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Sumner, after the convention, addressed a letter to Mr. Webster,1 to which the subjoined reply,2 written from Marshfield, October 5, was received:—

I had the pleasure to receive yours of September 25, and thank you for the kind and friendly sentiments which you express. These sentiments are reciprocal. I have ever cherished high respect for your character and talents, and seen with pleasure the promise of your future and greater eminence and usefulness. In political affairs we happen to entertain, at the present moment, a difference of opinion respecting the relative importance of some of the political questions of the time, and take a different view of the line of duty most fit to be pursued in endeavors to obtain all the good which can be obtained in connection with certain important subjects. These differences I much regret, but shall not allow them to interfere with personal regard, or my continued good wishes for your prosperity and happiness.

Sumner prepared a review of the convention, in which, while recognizing Mr. Lawrence's ‘amenity of character and sincerity of purpose,’ he remarked upon the key-note which he had given to the convention at the preliminary caucus; ascribed to him and Child, and others who were swayed by the same influences, the defeat of Phillips's resolutions; and put upon those who had a direct personal interest in the tariff the responsibility of preventing on this and other occasions united and persevering action in Massachusetts against the aggressions of slavery. He said:—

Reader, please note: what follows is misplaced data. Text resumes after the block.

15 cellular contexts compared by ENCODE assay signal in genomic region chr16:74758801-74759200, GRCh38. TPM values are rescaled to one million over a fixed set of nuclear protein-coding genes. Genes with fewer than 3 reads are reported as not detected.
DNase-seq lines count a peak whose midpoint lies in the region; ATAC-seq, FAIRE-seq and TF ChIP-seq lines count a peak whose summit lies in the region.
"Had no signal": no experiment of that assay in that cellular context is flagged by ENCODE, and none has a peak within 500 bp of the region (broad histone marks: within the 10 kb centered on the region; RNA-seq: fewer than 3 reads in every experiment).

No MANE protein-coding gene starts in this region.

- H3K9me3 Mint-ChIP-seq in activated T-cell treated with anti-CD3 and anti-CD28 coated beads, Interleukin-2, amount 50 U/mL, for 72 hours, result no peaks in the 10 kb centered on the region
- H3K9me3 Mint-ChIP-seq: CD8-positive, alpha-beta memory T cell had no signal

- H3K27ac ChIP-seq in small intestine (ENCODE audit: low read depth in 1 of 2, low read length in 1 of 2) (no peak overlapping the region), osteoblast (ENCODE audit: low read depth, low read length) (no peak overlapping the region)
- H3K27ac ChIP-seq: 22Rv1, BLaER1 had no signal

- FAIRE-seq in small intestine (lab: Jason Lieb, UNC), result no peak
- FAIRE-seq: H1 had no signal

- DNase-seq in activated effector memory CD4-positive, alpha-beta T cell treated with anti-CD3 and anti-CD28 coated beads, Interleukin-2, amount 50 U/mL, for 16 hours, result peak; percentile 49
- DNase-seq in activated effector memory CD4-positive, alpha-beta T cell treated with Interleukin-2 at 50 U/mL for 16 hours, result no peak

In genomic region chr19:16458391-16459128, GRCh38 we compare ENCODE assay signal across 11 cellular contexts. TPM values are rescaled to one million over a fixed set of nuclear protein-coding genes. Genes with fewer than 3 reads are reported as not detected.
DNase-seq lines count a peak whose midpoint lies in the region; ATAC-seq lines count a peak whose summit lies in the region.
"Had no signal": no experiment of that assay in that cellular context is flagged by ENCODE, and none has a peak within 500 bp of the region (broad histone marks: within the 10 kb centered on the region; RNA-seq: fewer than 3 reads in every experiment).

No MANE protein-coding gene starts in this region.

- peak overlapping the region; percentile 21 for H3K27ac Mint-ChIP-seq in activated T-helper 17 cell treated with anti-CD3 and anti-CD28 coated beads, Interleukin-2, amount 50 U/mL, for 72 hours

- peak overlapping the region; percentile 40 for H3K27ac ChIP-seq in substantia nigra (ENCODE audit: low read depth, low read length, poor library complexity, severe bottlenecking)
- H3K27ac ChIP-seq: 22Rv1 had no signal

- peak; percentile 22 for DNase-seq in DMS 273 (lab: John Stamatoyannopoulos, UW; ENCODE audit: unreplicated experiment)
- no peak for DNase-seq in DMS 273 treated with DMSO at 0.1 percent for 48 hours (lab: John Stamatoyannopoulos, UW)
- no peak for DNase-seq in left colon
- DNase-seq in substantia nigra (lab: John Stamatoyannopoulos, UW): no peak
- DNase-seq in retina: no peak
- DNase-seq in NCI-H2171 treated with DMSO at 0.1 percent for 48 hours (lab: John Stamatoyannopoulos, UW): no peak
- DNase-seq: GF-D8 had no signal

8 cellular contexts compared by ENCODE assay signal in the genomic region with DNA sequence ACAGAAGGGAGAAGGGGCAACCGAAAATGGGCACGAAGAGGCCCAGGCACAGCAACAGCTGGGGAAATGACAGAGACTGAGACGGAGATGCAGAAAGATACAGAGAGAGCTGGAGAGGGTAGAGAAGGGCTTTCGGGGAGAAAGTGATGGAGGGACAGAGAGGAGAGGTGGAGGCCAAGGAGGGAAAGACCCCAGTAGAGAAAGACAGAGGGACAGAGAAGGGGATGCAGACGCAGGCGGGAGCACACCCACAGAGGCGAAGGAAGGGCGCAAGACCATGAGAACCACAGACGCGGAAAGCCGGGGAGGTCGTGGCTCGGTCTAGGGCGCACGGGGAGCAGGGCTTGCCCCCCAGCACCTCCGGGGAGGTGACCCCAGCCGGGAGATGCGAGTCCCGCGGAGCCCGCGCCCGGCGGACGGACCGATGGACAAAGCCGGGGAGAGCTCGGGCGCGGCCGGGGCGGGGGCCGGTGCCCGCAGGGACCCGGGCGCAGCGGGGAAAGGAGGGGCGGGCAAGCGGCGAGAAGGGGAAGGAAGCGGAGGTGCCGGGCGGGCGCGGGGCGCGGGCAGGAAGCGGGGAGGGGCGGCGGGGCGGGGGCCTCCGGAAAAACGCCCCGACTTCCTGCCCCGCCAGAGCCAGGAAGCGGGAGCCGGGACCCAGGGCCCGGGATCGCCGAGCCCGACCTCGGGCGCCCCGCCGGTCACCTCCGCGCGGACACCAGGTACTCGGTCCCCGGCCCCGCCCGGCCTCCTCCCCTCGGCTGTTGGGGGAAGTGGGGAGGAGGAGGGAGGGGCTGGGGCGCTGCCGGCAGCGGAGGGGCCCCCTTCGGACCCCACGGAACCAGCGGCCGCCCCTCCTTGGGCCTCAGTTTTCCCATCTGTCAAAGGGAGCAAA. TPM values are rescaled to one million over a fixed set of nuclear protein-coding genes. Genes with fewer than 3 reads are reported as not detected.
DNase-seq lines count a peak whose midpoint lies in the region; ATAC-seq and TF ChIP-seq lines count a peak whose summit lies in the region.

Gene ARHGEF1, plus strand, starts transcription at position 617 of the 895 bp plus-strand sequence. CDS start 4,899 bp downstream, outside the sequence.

It cannot be disguised that the opposition to the movement against slavery in Massachusetts proceeds from the most earnest supporters of the tariff, who prematurely abandoned opposition to Texas with a slaveholding constitution, regarding the tariff as a higher principle of union in the party than the love of freedom. Nor is it too much to say that the country towns of Massachusetts do not, to any great extent, sympathize in this matter with the exclusive supporters of the tariff. . . . The country is right on this subject; and Mr. Allen pointedly expressed the unhappy antagonism which now prevails, when he referred to the opposing influences of Worcester and Lowell.— the heart of the Commonwealth on one side, and the spindles on the other.

Sumner found a difficulty at this time in getting access to the public. Buckingham of the ‘Courier,’—who was in general sympathy with his views, and had usually welcomed him as a contributor,—being hampered by creditors and a partner, and

1 Webster and Sumner exchanged calls early in 1848. The agitation of the slavery question widely divided them from this time. Webster was Secretary of State during Sumner's first term in the Senate. It is believed that they met casually in Washington, without, however, any mutual recognition.

2 Works, vol. i p. 316.

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